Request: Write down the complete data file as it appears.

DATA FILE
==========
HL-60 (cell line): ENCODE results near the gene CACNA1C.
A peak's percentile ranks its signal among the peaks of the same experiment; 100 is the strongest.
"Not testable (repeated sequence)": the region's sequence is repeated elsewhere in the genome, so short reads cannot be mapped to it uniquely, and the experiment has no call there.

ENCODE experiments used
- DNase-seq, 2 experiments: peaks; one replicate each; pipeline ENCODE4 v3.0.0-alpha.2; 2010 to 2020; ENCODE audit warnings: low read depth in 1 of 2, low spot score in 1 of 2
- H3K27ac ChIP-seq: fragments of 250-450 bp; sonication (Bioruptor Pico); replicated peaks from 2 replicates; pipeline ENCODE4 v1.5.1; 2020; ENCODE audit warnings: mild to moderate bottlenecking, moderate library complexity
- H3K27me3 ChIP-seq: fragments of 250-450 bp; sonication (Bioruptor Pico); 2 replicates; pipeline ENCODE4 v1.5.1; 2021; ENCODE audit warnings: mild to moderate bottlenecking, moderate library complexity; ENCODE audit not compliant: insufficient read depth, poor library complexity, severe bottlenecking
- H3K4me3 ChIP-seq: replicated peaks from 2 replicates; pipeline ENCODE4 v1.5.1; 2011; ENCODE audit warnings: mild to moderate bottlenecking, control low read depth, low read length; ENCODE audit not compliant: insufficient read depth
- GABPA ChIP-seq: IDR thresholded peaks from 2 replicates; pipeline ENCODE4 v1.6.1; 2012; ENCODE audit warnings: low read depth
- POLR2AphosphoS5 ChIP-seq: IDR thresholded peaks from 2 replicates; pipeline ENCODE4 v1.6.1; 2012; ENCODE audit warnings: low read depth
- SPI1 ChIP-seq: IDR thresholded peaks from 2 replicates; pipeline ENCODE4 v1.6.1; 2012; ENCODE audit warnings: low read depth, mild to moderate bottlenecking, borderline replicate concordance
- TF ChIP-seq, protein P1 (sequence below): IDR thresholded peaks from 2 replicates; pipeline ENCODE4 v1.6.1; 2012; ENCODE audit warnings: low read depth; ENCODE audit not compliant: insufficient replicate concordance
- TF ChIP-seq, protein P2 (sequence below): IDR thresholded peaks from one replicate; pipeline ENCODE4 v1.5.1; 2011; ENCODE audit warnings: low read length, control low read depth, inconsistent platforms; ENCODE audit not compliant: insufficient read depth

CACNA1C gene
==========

HL-60 (cell line): ENCODE results near the gene CACNA1C.
A peak's percentile ranks its signal among the peaks of the same experiment; 100 is the strongest.
"Not testable (repeated sequence)": the region's sequence is repeated elsewhere in the genome, so short reads cannot be mapped to it uniquely, and the experiment has no call there.

ENCODE experiments used
- DNase-seq, 2 experiments: peaks; one replicate each; pipeline ENCODE4 v3.0.0-alpha.2; 2010 to 2020; ENCODE audit warnings: low read depth in 1 of 2, low spot score in 1 of 2
- H3K27ac ChIP-seq: fragments of 250-450 bp; sonication (Bioruptor Pico); replicated peaks from 2 replicates; pipeline ENCODE4 v1.5.1; 2020; ENCODE audit warnings: mild to moderate bottlenecking, moderate library complexity
- H3K27me3 ChIP-seq: fragments of 250-450 bp; sonication (Bioruptor Pico); 2 replicates; pipeline ENCODE4 v1.5.1; 2021; ENCODE audit warnings: mild to moderate bottlenecking, moderate library complexity; ENCODE audit not compliant: insufficient read depth, poor library complexity, severe bottlenecking
- H3K4me3 ChIP-seq: replicated peaks from 2 replicates; pipeline ENCODE4 v1.5.1; 2011; ENCODE audit warnings: mild to moderate bottlenecking, control low read depth, low read length; ENCODE audit not compliant: insufficient read depth
- GABPA ChIP-seq: IDR thresholded peaks from 2 replicates; pipeline ENCODE4 v1.6.1; 2012; ENCODE audit warnings: low read depth
- POLR2AphosphoS5 ChIP-seq: IDR thresholded peaks from 2 replicates; pipeline ENCODE4 v1.6.1; 2012; ENCODE audit warnings: low read depth
- SPI1 ChIP-seq: IDR thresholded peaks from 2 replicates; pipeline ENCODE4 v1.6.1; 2012; ENCODE audit warnings: low read depth, mild to moderate bottlenecking, borderline replicate concordance
- TF ChIP-seq, protein P1 (sequence below): IDR thresholded peaks from 2 replicates; pipeline ENCODE4 v1.6.1; 2012; ENCODE audit warnings: low read depth; ENCODE audit not compliant: insufficient replicate concordance
- TF ChIP-seq, protein P2 (sequence below): IDR thresholded peaks from one replicate; pipeline ENCODE4 v1.5.1; 2011; ENCODE audit warnings: low read length, control low read depth, inconsistent platforms; ENCODE audit not compliant: insufficient read depth

CACNA1C gene